By Saachi Das Kuwayama.
While at Appalachian Voices, I learned just how deeply embedded politics are in all types of environmental work. Meetings on topics from water testing to coal reclamation and pipeline advocacy always included in-depth discussions about the politics of relevant stakeholders and political implications of proposed actions. For instance, discussions about the Mountain Valley and Atlantic Coast Pipelines typically involved conversations about how allies in the General Assembly would react if Appalachian Voices were to take a more active role in anti-pipeline advocacy. I quickly realized how important these conversations were, and how overlooking such dynamics could cause more harm than good.
Political considerations (maintaining politically sensitive relationships, incorporating stakeholder politics into decision-making, etc.) are particularly important in environmental justice work. Open discussions about the influence of politics and power on environmental justice work can help determine what is feasible and most effective. Such discussions can help identify political allies to rely on in advancing the cause. Having observed several policy meetings of the Virginia Environmental Justice Collaborative (of which Appalachian Voices is a member), I saw how important it is to build relationships with legislators and elected officials. Many of the Collaborative’s discussions on environmental justice policy revolved around building legitimacy to ensure that future work by the Collaborative would be taken seriously by legislators.
These open conversations do not necessarily rule out collaboration with individuals or groups across the aisle. In fact, during my time at Appalachian Voices, I was constantly surprised by the willingness of folks across the political spectrum to listen, support, and contribute. I was also challenged to put aside my own assumptions; as I spoke to more folks with differing political stances, I began to realize that people’s views on environmental issues are much more complex and nuanced than I expected. The Appalachian Voices staff has been listening to Virginian communities for decades, building relationships and leveraging their connections to advance environmental solutions with broad support.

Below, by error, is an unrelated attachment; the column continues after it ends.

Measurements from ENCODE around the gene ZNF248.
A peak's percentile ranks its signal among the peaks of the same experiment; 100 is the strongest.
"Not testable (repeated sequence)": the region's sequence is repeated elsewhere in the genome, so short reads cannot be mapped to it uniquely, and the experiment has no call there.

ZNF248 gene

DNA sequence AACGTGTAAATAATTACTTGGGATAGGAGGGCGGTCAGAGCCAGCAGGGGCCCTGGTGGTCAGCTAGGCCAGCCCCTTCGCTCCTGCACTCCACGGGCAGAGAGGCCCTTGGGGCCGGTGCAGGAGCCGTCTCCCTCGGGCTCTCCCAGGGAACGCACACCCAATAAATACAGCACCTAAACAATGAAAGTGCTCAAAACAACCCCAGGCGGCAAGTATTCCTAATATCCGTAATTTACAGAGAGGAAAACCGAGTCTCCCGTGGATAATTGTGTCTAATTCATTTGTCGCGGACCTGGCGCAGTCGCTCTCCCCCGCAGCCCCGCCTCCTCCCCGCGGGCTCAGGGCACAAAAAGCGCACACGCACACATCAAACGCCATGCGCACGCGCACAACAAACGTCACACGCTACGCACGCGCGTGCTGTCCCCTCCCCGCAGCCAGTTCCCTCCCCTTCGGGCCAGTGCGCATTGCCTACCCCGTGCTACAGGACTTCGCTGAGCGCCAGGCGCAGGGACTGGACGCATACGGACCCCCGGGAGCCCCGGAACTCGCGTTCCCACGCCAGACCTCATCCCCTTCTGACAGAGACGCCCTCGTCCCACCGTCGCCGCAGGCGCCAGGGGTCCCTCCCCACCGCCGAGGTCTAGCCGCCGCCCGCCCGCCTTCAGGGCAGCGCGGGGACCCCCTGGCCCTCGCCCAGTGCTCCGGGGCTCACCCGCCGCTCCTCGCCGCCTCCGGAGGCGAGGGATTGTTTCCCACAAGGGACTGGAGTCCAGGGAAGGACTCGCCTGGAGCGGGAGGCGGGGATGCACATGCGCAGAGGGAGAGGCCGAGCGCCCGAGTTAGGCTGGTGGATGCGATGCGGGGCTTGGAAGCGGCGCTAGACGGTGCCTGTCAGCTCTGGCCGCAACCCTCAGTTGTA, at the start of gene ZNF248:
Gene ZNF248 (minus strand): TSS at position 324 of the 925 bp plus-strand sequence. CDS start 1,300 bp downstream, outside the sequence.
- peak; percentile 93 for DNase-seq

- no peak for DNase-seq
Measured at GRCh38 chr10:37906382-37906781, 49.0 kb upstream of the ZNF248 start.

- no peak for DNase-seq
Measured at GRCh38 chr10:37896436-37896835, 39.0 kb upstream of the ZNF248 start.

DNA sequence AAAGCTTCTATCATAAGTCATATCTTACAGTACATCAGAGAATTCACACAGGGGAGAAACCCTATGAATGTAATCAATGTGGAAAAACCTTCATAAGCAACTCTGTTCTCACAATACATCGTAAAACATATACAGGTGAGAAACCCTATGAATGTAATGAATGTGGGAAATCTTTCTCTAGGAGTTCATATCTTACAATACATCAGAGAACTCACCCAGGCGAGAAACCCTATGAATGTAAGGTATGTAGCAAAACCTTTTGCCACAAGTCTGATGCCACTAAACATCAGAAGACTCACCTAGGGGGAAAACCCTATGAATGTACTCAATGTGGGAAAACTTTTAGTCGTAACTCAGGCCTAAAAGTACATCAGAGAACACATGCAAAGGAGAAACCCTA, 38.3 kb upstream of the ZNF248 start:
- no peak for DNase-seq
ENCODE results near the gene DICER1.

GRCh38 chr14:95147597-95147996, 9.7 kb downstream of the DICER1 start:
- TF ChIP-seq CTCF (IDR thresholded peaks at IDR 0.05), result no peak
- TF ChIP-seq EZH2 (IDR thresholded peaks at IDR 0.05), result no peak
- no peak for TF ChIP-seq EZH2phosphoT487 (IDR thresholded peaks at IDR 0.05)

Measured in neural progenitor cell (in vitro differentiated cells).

Unfortunately, environmental organizations all too often attempt to decouple their environmental work from its political basis and implications. The reasoning behind such decoupling – preventing political motivation from interfering in scientifically sound work – is well-founded in theory but can actually cause harm in practice. For instance, in the case of abandoned mine reclamation, it would be simple to implement a reclamation process focused solely on improving landcover, however failing to consider stakeholders’ political, economic, and social stakes may harm communities by creating unusable land. There is a simple, albeit not-so-elegant, fix to this problem: encourage open dialogue with stakeholders and ensure that environmental work is cognizant of political realities.
Saachi Das Kuwayama (she/her/hers) is a graduate of the University of Michigan’s School for Environment and Sustainability and Gerald R. Ford School of Public Policy. She graduated in May 2019 with a master’s degree in Environmental Justice, Policy, and Communications and professional certificate in Science, Technology, and Public Policy. Saachi was a fellow at Appalachian Voices in Charlottesville, Virginia during Summer 2019, where she helped administer the Energy Democracy program and advance environmental justice legislative priorities.